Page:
• Abstract:   Perimortem gamete retrieval has been a possibility for several decades. It involves the surgical extraction of gametes which can then be cryo-preserved and stored for future use. Usually, the request for perimortem gamete retrieval is made by the patient's partner after the patient himself, or herself, has lost the capacity to consent for the procedure. Perimortem gamete retrieval allows for the partner of a dead patient to pursue jointly held reproductive aspiration long after their loved one's death. But how can we know if the dying patient would have consented to gamete retrieval? In the UK, consent is a legal necessity for storing or using gametes - but this is not always enforced. Moreover, although the issues related to posthumous reproduction have been discussed at length in the literature, few commentators have addressed the specific question of retrieval. Gamete retrieval is an invasive and sensitive operation; as with any other intervention performed on the bodies of dead or dying patients, the nature and justification for this procedure needs to be carefully considered. In particular, it is important to question the idea that consent for such an intervention can be inferred solely from a person's known wishes or plans concerning reproduction.

Thomsen FK. Prostitution, disability and prohibition.  J Med Ethics doi:10.1136/medethics-2014-102215

  • Abstract: Criminalisation of prostitution, and minority rights for disabled persons, are important contemporary political issues. The article examines their intersection by analysing the conditions and arguments for making a legal exception for disabled persons to a general prohibition against purchasing sexual services. It explores the badness of prostitution, focusing on and discussing the argument that prostitution harms prostitutes, considers forms of regulation and the arguments for and against with emphasis on a liberty-based objection to prohibition, and finally presents and analyses three arguments for a legal exception, based on sexual rights, beneficence, and luck egalitarianism, respectively. It concludes that although the general case for and against criminalisation is complicated there is a good case for a legal exception.

Trigg R. Accommodating conscience in medicine.  J Med Ethics doi:10.1136/medethics-2013-101892 Commentary

  • The issue of conscientious objection to agreed public policy is a vexed one. The clearest example is that of conscientious objection to military service. A free and democratic society has to respect the consciences of those who believe that killing in battle is absolutely wrong. Many disagree with the moral stance being taken, but it has been seen as the mark of a mature and civilised society to respect the conscience of pacifists. The freedom to be able to live by what one thinks most important has been seen as a constituent element in the freedoms that others have fought to preserve.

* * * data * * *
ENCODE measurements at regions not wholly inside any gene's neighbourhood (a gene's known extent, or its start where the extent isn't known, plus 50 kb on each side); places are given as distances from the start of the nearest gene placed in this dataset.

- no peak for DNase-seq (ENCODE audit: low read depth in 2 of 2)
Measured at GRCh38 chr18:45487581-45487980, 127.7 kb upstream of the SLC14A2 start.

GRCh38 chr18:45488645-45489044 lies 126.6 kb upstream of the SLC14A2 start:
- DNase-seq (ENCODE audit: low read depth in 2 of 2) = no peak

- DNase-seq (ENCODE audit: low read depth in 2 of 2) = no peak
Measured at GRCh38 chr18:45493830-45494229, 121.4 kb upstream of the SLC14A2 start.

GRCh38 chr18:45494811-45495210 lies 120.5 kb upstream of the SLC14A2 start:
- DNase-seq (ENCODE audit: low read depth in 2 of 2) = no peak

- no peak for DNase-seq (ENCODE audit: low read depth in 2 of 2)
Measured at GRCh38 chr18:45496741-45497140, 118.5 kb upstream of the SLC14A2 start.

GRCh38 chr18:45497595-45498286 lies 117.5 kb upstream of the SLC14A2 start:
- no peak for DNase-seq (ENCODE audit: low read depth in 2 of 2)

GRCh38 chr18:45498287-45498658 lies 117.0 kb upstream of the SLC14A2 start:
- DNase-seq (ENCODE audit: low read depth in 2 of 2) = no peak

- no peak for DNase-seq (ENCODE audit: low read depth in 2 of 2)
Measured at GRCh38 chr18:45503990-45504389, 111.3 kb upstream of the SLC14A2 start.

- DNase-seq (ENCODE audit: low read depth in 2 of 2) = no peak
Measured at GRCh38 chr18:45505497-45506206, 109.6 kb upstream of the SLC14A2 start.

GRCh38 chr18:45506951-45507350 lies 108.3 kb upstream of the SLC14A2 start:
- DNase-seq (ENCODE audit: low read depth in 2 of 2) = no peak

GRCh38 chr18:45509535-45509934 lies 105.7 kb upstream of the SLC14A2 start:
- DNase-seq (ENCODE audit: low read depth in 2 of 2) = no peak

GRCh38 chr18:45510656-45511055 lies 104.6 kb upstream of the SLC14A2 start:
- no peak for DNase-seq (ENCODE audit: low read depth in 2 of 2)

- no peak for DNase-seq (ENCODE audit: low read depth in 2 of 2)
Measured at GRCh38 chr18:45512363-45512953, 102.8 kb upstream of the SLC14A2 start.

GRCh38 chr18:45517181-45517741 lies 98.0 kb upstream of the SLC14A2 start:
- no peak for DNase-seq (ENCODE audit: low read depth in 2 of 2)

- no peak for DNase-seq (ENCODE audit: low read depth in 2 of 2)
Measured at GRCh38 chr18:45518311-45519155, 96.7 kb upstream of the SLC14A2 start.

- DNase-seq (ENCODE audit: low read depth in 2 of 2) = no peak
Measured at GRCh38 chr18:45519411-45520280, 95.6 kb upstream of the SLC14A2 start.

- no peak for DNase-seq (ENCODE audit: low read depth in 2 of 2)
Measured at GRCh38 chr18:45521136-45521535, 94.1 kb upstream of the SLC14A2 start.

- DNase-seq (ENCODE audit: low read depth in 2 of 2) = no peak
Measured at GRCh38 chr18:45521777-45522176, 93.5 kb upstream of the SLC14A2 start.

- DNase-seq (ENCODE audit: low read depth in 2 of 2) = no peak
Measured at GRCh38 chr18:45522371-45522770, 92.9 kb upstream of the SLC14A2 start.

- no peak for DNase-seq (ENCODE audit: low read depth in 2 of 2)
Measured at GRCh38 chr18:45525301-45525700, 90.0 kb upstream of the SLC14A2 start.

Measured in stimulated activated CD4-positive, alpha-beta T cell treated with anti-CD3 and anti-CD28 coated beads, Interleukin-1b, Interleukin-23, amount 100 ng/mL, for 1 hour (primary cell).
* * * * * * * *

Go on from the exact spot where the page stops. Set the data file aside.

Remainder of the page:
Respect for the conscience of those medical professionals who feel unable to participate in abortion appears to be in the same category (as would be respect for those who refused to participate in assisted suicide or euthanasia). Issues about the value of human life are at stake. Matters are undoubtedly complicated in the case of abortion by arguments over the supposed 'humanity' or 'personhood' of a fetus. Even so, some sincerely regard abortion as murder. Mutual respect is easy between people who agree. The problem in a democratic society arises when there is significant disagreement, but it is …

Truog RD, Cohen IG, Rockoff MA. Physicians, Medical Ethics, and Execution by Lethal Injection.   JAMA. 2014;311(23):2375-2376. doi:10.1001/jama.2014.6425.

  • In an opinion dissenting from a Supreme Court decision to deny review in a death penalty case, Supreme Court Justice Harry Blackmun famously wrote, "From this day forward, I no longer shall tinker with the machinery of death." In the wake of the recent botched execution by lethal injection in Oklahoma, however, a group of eminent legal professionals known as the Death Penalty Committee of The Constitution Project has published a sweeping set of 39 recommendations that not only tinker with, but hope to fix, the multitude of problems that affect this method of capital punishment.

Truog RD, Miller FG.  Changing the Conversation About Brain Death. The American Journal of Bioethics, 14:8, 9-14 (2014) DOI: 10.1080/15265161.2014.925154

  • We seek to change the conversation about brain death by highlighting the distinction between brain death as a biological concept versus brain death as a legal status. The fact that brain death does not cohere with any biologically plausible definition of death has been known for decades. Nevertheless, this fact has not threatened the acceptance of brain death as a legal status that permits individuals to be treated as if they are dead. The similarities between "legally dead" and "legally blind" demonstrate how we may legitimately choose bright-line legal definitions that do not cohere with biological reality. Not only does this distinction bring conceptual coherence to the conversation about brain death, but it has practical implications as well. Once brain death is recognized as a social construction not grounded in biological reality, we create the possibility of changing the social construction in ways that may better serve both organ donors and recipients alike.

Turda M.  The ambiguous victim: Miklós Nyiszli's narrative of medical experimentation in Auschwitz-Birkenau.  Historein. 2014; 14(1): 43–58. doi:  10.12681/historein.232

  • . . . While recent scholarship has – for the past two decades – endeavoured to transcend initial reservations about these forms of testimony, the difficulty with some of these memoirs – namely their authors’ implicit complicity in unethical medical research and in the Nazi Holocaust in general – remains however problematic. To address this thorny issue, in this article I consider the memoirs of a Jewish inmate doctor and forensic pathologist who worked with and for SS medical officers in Auschwitz, particularly Josef Mengele. His name was Mikló Nyiszli. . .